José Antonio Maenza

José Antonio Maenza (b.Teruel, 1948 - Teruel, 1979)

Spanish avant-garde filmmaker, his work comprises three feature films in the late 1960s: El lobby contra el cordero, Orfeo filmando en el campo de batalla and Hortensia.

He expresses a strong artistic vocation since young, showing interest not just in cinema, but in literature too. At seventeen he kept a diary, Desarrollo de un proceso (Development of a process), where he records his may interests and concerns, many of them of a religious nature; he writes: 'I'm very sensitive to the good and beautiful. Sensitive to sensibility'. His readings and films he watched are very diverse and heterogeneous.

Living in Zaragoza as a university student, he write his text Händelequia, including photographs, newspaper ads, cartoon vignettes, philosophical and ideological themed discourses, etc... This text will serve as script for his first feature film, shot between 1967 and 1968, El lobby contra el cordero, filmed with continuous improvisations and ignoring any kind of technical orthodoxy: badly focused shots, careless lighting, questionable camera movements, etc. Ritual, the reflection on the film, millitant social attitudes (student protests, subversive proclamations) and mass pop culture (puppets, posters, department stores) are its contents.

His collaboration with the poet Eduardo Hervás gives birth to his next film, made in Valencia, Orfeo filmando en el campo de batalla (Orpheus filming in the battlefield) (1968-69), an attempt to combine the classical myth of Orpheus applied to the capitalist society wwith the theft of a film camera. Hervás and Maenza caused a very tense shooting dute to authorship disputes. The main argument will be film at the service of political militancy, describing a society in crisis in which one can only detach from it through the free and hedonist sexuality practiced in the private sphere.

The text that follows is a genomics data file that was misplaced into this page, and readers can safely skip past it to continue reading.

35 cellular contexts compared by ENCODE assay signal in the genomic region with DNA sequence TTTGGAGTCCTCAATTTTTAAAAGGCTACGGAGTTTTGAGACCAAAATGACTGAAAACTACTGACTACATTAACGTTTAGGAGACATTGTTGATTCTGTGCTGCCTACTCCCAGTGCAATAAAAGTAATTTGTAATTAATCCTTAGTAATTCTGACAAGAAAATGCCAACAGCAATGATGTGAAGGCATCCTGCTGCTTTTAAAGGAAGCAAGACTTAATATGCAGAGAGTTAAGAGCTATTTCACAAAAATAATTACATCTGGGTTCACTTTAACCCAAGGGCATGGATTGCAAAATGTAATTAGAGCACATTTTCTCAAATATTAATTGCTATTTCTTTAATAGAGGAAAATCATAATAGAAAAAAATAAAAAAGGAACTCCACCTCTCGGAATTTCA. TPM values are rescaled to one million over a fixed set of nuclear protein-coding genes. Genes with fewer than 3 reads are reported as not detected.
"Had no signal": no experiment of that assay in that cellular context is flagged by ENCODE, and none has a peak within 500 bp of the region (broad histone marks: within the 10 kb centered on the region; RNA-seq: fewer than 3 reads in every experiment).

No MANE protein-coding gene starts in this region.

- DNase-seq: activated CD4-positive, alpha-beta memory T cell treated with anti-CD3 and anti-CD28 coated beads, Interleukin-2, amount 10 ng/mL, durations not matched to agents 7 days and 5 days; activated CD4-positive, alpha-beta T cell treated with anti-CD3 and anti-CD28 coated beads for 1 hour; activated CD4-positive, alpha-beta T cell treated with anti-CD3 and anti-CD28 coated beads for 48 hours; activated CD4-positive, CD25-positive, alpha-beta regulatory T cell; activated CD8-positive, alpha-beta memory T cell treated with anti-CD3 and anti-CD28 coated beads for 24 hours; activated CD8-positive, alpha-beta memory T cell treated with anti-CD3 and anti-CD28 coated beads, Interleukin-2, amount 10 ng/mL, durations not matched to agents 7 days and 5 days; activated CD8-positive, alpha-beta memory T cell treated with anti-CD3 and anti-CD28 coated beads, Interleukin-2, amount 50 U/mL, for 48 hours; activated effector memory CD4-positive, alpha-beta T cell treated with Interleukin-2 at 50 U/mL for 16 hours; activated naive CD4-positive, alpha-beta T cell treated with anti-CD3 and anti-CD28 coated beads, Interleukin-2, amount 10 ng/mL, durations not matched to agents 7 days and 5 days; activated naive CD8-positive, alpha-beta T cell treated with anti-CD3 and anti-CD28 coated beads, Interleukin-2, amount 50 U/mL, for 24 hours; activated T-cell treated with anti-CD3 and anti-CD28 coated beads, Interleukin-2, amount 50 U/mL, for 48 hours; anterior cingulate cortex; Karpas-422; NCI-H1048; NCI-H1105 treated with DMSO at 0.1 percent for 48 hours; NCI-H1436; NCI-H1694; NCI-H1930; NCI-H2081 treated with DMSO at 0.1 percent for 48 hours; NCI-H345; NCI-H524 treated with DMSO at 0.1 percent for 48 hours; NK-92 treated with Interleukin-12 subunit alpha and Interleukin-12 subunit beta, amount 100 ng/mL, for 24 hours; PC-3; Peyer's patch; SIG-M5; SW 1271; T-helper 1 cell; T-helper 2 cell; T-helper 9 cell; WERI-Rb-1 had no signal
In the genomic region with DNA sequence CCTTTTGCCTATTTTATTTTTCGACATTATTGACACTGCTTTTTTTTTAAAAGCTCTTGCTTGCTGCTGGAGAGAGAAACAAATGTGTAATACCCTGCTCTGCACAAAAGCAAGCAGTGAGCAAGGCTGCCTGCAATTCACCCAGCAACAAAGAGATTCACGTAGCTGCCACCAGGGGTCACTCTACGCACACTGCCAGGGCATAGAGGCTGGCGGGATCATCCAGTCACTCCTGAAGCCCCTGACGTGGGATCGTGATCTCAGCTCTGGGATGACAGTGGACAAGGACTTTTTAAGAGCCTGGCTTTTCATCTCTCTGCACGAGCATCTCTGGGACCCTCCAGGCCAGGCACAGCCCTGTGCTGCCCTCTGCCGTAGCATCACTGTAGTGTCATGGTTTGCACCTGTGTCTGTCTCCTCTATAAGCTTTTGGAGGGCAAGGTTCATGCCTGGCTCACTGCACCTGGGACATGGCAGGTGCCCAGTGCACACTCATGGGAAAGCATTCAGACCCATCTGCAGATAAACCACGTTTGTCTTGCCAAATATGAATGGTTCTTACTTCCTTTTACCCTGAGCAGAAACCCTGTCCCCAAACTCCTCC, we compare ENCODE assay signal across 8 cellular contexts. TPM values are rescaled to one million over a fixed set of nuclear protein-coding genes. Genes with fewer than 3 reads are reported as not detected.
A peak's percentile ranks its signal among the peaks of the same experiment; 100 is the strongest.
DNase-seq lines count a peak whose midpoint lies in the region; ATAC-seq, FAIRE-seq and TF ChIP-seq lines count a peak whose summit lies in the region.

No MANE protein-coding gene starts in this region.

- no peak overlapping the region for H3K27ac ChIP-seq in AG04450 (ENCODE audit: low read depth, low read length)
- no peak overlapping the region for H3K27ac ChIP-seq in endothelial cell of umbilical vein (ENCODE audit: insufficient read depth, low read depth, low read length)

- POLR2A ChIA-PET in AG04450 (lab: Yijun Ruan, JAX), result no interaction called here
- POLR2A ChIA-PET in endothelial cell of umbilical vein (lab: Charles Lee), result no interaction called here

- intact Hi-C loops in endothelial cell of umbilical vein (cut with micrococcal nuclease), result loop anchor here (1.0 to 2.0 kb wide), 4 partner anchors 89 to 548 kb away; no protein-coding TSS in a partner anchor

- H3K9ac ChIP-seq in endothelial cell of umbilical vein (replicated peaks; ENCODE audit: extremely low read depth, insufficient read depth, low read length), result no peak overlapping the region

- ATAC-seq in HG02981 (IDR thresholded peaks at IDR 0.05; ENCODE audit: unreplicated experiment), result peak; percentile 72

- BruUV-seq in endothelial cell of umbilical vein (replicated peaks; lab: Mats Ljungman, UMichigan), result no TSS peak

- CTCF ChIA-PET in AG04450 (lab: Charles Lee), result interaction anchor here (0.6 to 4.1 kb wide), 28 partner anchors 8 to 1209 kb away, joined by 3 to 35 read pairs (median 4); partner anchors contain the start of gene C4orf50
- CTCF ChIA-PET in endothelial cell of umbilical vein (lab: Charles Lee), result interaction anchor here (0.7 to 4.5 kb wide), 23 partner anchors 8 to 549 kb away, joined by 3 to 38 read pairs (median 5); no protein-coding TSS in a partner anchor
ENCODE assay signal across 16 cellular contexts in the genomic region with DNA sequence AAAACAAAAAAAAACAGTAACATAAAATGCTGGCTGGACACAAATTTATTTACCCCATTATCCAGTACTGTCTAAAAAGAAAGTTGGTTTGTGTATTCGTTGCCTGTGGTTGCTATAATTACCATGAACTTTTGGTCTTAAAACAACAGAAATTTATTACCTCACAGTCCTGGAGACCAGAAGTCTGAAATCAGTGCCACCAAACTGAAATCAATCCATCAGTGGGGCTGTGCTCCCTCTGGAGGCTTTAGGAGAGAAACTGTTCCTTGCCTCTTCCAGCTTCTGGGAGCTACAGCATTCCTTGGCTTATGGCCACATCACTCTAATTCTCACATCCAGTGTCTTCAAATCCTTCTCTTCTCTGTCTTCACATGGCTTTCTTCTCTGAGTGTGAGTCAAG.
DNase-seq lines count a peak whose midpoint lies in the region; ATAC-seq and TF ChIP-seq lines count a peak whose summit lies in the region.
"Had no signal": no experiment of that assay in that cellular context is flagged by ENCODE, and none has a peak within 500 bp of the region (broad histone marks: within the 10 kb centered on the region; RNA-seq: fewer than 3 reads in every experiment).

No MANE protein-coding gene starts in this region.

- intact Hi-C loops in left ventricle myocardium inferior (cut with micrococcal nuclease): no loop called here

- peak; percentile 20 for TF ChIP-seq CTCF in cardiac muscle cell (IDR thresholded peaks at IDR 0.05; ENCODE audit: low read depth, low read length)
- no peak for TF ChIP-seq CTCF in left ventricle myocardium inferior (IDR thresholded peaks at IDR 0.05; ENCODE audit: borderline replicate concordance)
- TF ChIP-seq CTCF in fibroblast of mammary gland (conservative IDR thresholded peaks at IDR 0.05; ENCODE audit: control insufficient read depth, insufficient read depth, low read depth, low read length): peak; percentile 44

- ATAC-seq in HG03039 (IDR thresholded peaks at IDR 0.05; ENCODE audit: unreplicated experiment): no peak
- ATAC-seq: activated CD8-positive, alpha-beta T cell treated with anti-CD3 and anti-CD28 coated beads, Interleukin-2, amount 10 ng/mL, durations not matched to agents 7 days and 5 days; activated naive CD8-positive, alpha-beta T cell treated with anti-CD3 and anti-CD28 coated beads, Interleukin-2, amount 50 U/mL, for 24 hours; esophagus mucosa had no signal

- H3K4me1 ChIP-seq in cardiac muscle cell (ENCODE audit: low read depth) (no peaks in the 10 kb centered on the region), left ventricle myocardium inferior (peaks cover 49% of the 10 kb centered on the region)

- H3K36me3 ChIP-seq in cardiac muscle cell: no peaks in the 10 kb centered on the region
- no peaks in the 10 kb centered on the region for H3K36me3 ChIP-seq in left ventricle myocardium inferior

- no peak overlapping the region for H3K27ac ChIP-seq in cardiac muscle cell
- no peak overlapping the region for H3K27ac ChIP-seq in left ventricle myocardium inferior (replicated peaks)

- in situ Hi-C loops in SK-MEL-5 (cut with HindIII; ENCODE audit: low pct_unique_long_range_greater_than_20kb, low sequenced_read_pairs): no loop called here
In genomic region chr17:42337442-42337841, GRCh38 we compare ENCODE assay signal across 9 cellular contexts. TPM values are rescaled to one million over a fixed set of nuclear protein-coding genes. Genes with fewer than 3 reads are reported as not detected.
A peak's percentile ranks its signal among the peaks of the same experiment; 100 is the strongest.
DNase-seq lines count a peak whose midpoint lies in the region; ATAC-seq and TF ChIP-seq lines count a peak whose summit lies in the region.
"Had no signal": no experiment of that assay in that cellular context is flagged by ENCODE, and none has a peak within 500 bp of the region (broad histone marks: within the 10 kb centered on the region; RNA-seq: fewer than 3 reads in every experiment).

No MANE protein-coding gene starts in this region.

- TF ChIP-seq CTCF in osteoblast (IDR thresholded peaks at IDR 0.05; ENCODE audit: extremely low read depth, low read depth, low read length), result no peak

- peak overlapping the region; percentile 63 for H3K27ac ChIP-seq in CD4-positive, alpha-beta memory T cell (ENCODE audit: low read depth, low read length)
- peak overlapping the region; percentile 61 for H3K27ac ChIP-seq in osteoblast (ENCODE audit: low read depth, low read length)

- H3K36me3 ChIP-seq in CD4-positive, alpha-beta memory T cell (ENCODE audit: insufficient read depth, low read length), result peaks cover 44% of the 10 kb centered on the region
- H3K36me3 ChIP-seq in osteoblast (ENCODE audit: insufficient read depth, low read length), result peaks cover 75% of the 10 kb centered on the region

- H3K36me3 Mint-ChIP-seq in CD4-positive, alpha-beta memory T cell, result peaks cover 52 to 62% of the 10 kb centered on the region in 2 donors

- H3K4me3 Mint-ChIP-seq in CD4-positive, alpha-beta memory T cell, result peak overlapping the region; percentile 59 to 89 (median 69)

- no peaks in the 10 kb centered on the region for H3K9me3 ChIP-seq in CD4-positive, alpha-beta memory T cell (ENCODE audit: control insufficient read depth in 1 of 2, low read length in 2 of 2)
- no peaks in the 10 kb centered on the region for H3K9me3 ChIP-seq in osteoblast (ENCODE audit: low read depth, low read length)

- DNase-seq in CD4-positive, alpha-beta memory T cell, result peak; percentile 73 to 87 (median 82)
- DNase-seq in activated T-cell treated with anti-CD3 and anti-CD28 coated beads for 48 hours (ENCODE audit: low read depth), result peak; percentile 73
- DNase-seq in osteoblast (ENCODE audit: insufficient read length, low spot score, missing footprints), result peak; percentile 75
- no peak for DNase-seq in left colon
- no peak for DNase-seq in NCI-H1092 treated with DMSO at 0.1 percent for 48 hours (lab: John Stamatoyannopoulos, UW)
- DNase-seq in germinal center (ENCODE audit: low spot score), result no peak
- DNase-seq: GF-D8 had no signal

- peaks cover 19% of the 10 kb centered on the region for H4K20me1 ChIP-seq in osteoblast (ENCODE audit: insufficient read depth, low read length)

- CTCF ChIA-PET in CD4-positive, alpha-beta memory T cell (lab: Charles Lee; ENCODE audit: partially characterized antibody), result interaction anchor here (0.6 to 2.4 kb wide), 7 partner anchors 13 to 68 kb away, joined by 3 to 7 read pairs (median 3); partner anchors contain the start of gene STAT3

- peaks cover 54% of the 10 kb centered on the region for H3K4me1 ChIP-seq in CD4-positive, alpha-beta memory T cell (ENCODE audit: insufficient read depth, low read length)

His last film, Hortensia (1969), shot in Barcelona and produced by Pere Portabella, exists only as a workprint, without any chance of watching the final edit, but the available images -shots of great aesthetical impact in their composition- gives the impression that Maenza had left the previous technical mschiefs behind, showing greater expertise with the medium. Dramatization (masks, allusions to the 'Noh' theater), happenings and ceremonials are the focus of many sequences.

Maenza's cinema, his thinking about his practice, dealt primarily with the 'idea' and not so much about its realization leading him to be integrated among artistic movements such as conceptual art. His personal universe was akin to the contemporary avant-garde: situationism, body art, french structuralism, arte povera, etc...

After his painful stay in the compulsory military service (he was in charge of cleaning the stables of the barracks), the deaths of both his mother and his friend Eduardo Hervás (who commited suicide by coal gas posioning) his mental and phisical decline was unstoppable, leading him to be institutionalized with symptoms of schizophrenia, unable to gather the minimum stability required to continue working. Pere Portabella said of him: 'He was consumed by his own voracity, was against his time.' In late 1979 he was found seriously wounded near his home with signs of having been beaten and died a few days after. The circumstances of his death remain unclear, suggesting the possibility of suicide.

Besides his films, Maenza left behind numerous written texts, such as Aquiles inmóvil (short art film) and an untitled synopsis under the heading El mundo es un hospital en el que cada enfermo quiere cambiar de cama (The world is a hospital where every patient wants each other's bed). He also left many poems and an unfinished novel, Séptimo medio indisponible.




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